This weekend, I am travelling to the Liebre Mountains to inspect the damage from the recent storms on the Ridge Route, Grapevine Canyon, and the Ridge Route Alternate. I plan to inspect in detail those sections and take lots of photos. Updates on the status of the roadway will be initially via my Twitter account (@SocalRegionWeb) with a post update following. The sections I plan to cover in detail are Palomas Canyon (Five Mile Grade), Three Mile Grade, Ridge Route from State 138 to the Tumble Inn, Tejon Pass, and Grapevine Canyon. I’ll be taking my 2014 Kawasaki KLR 650 which will allow me access to more of the highway. Stay tuned for updates.
Between 1970 and 1979, State Highway 67 was realigned between Archie Moore Rd and Mussey Grade Rd. This realignment left two sections of paving with white striping intact. Most likely, the paving dates to around 1948 when State 67 was realigned around San Vicente Reservoir.
On Tuesday, May 13, 2014, I took the opportunity to ride up to Burbank and get some videos of the North Burbank UP with my GoPro camera. Despite the extreme heat, I managed to at least get some good video. These videos show the North Burbank Underpass and ancillary structures from all directions. They were taken to show what they were like before the closure and removal.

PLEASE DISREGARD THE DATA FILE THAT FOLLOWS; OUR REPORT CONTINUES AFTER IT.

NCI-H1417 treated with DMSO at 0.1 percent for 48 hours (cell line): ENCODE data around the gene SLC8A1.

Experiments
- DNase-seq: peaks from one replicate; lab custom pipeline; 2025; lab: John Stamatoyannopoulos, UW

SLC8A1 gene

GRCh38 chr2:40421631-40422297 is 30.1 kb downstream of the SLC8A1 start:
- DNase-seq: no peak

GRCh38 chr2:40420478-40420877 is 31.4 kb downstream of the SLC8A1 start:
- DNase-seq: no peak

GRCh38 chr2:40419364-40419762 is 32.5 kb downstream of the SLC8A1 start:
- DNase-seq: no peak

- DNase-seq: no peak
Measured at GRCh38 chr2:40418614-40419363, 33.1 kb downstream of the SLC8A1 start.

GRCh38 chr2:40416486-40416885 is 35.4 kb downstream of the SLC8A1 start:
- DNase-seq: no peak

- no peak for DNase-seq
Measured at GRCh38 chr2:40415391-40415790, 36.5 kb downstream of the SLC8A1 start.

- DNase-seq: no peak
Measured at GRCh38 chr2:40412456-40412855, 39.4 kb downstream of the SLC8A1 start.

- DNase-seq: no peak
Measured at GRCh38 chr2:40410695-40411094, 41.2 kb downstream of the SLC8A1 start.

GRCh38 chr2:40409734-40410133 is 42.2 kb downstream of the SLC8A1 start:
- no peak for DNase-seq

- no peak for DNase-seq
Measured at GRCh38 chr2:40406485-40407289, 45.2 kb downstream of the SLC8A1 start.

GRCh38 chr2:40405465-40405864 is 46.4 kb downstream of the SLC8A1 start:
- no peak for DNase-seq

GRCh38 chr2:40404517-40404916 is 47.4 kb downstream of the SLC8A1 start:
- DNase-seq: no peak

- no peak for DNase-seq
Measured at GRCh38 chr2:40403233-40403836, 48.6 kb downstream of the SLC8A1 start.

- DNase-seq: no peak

Northbound along San Fernando Blvd
Southbound along San Fernando Blvd
Southbound from San Fernando Blvd to Victory Place (Future San Fernando Blvd)
Northbound Victory Place to San Fernando Blvd
Southbound from I-5 at Buena Vista St to San Fernando Blvd
Even in heavily built up Orange County, there can still be places where old highways can be seen. One of the best examples is located in Brea Canyon, where the Orange Freeway winds its way through open and undeveloped lands between Orange and Los Angeles Counties. Before the freeway, State 57 followed Brea Canyon Road. This two-lane roadway has changed little through here and has a few interesting features.
Northbound video from Lambert Road to Diamond Bar: